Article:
Entrectinib Improves Responses in NTRK Fusion-Positive Solid Tumors

January 23, 2020
Danielle Ternyila

Entrectinib led to clinically meaningful responses in patients with NTRK-fusion-positive solid tumors, according to results from a pooled analysis of the phase I ALKA-372-001, the phase I STARTRK-1, and the phase II STARTRK-2 studies.

Robert C. Doebele, MD, PhD

Entrectinib (Rozlytrek) led to clinically meaningful responses in patients withNTRKfusion-positive solid tumors, according to results from a pooled analysis of the phase I ALKA-372-001, the phase I STARTRK-1, and the phase II STARTRK-2 studies published in TheLancet Oncology.

“In this integrated analysis of patients with a wide variety of advanced cancers harboringNTRK1,NTRK2, orNTRK3fusions, we show that entrectinib is active in multiple tumor types, showing both systemic antitumor activity and activity in CNS metastases,” lead author Robert C. Doebele, MD, PhD, and colleagues wrote. “The proportion of patients achieving an objective response was 57%, with a similar proportion (55%) achieving an intracranial response. Antitumor activity was similar in both NTRK1and NTRK3gene fusion-positive cancers.”

The primary end points of the trial were the proportion of patients with an objective response and median duration of response, evaluated by blinded independent central review in the efficacy-evaluable patients. Secondary end points included progression-free survival (PFS), clinical benefit rate, time to central nervous system (CNS) disease progression, and safety. The data cutoff date was May 31, 2018, and the median duration of follow-up was 12.9 months.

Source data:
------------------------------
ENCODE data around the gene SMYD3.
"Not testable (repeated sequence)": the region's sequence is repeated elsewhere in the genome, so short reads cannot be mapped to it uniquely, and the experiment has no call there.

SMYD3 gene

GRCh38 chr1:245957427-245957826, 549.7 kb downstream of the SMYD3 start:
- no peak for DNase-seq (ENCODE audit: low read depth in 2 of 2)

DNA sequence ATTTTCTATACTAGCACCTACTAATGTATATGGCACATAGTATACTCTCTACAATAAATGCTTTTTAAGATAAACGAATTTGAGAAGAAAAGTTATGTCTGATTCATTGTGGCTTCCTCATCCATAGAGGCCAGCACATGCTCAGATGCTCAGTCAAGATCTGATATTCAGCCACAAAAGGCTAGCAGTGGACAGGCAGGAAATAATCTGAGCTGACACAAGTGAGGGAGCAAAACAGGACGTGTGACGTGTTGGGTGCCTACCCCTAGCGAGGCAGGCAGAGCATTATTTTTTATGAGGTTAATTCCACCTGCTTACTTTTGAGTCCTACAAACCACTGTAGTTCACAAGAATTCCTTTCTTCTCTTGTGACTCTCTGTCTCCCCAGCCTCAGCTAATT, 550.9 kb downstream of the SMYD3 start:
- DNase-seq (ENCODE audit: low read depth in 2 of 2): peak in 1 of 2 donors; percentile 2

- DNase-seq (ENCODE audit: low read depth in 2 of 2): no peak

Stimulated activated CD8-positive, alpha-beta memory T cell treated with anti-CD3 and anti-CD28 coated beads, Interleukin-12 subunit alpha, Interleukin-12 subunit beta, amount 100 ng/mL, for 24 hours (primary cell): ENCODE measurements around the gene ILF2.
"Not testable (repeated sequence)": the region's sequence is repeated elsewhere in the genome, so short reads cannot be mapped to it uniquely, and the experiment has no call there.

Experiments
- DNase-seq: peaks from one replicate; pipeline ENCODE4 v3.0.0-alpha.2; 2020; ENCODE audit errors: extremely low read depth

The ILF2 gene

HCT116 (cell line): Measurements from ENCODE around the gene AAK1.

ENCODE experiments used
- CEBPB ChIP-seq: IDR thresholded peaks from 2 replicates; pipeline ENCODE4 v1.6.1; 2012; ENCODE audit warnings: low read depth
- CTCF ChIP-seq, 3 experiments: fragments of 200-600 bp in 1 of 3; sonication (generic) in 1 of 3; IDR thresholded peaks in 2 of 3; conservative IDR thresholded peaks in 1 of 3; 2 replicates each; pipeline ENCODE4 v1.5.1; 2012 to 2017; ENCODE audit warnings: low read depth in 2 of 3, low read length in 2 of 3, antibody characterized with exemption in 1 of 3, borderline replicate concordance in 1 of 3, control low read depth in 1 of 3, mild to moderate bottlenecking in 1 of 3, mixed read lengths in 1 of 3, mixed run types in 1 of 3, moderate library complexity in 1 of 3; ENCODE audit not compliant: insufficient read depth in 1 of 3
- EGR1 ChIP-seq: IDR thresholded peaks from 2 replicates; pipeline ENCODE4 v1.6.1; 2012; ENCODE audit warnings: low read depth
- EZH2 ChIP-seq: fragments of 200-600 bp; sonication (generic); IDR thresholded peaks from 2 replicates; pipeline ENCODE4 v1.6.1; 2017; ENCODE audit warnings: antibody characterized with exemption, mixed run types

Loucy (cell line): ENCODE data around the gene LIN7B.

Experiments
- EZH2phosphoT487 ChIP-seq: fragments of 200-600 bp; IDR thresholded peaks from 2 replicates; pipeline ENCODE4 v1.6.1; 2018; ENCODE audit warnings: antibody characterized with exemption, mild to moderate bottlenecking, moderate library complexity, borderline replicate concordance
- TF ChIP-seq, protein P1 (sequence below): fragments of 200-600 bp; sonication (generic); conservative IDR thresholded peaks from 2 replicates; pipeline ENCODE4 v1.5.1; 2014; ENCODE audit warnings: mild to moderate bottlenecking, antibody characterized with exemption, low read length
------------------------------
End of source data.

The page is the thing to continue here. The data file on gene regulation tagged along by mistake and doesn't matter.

Overall, 54 patients were evaluated from the STARTRK-2 (n = 51), STARTRK-1 (n = 2), and ALKA-372-001 (n = 1) trials. Most patients had either anNTRK1or NTRK3fusion, of which the most common gene fusion, ETV6-NTRK3, was reported in 25 patients (46%). The most predominant tumor types in the study included 13 patients with sarcoma (24%), 10 patients with non—small cell lung cancer (NSCLC; 19%), and 7 patients with mammary analogue secretory carcinoma of the salivary gland (13%).

Thirty-one patients achieved an objective response (HR, 57%; 95% CI 43.2-70.8), with 4 patients (7%) demonstrating complete responses (CRs) and 27 patients (50%) demonstrating partial responses (PRs). An additional 9 patients had stable disease (SD) as their best response. The median PFS was 11.2 months (range, 8.0-14.9). The median duration of response (DOR) was 10.4 months (range, 7.1-not estimable). Twenty-nine patients had either disease progression or died at the time of data cutoff. The estimated median OS was 21 months (95% CI 14.9-not estimable).

Of the 12 patients with CNS at baseline, 6 patients had an objective response (50%). Six patients had a PR (50%), and 4 patients had SD (33%). The median PFS was 7.7 months in this patient population (range, 4.7-not estimable), and the median DOR was not estimable. Out of the 42 patients who did not have CNS involvement at baseline, 25 patients had an objective response (60%). Four patients had a CR (10%), 21 patients had a PR (50%), and 5 patients had SD (12%). The median PFS was 12.0 months (range, 8.7-15.7), and the median DOR was 12.9 months (range, 7.1-not estimable).

. Thirteen (59%) patients in theNTRK1arm and 18 (58%) of patients in the NTRK3group achieved a response. Only 1 patient had an NTRK2fusion and did not have a response to entrectinib.

Investigators also evaluated responses by tumor type. Six of 7 patients with mammary analogue secretory carcinoma (86%) had a response (range, 42-100), 5 of 6 patients with breast cancer (83%) had a response (range, 36-100), 7 of 10 patients with NSCLC (70%) had a response (range, 35-93), 2 of 3 patients with pancreatic cancer (67%) had a response (range, 9-99), 6 of 13 patients with sarcoma (46%) had a response (range, 19-75), 1 of 4 patients with colorectal cancer (25%) had a response (range, 1-81), and 1 of 5 patients with thyroid cancer (20%) had a response (range, 1-72).

In addition, 11 out of the 54 patients on the study had brain metastases at baseline (20%), and of these patients, 6 had intracranial response (HR, 55%; 95% CI 23.4-83.3). Investigators also noted that 7 of 11 of these patients (64%) had received prior radiotherapy to the brain. Out of 5 patients with intracranial disease, the median intracranial PFS was 14 months (95% CI 5.1-not estimable).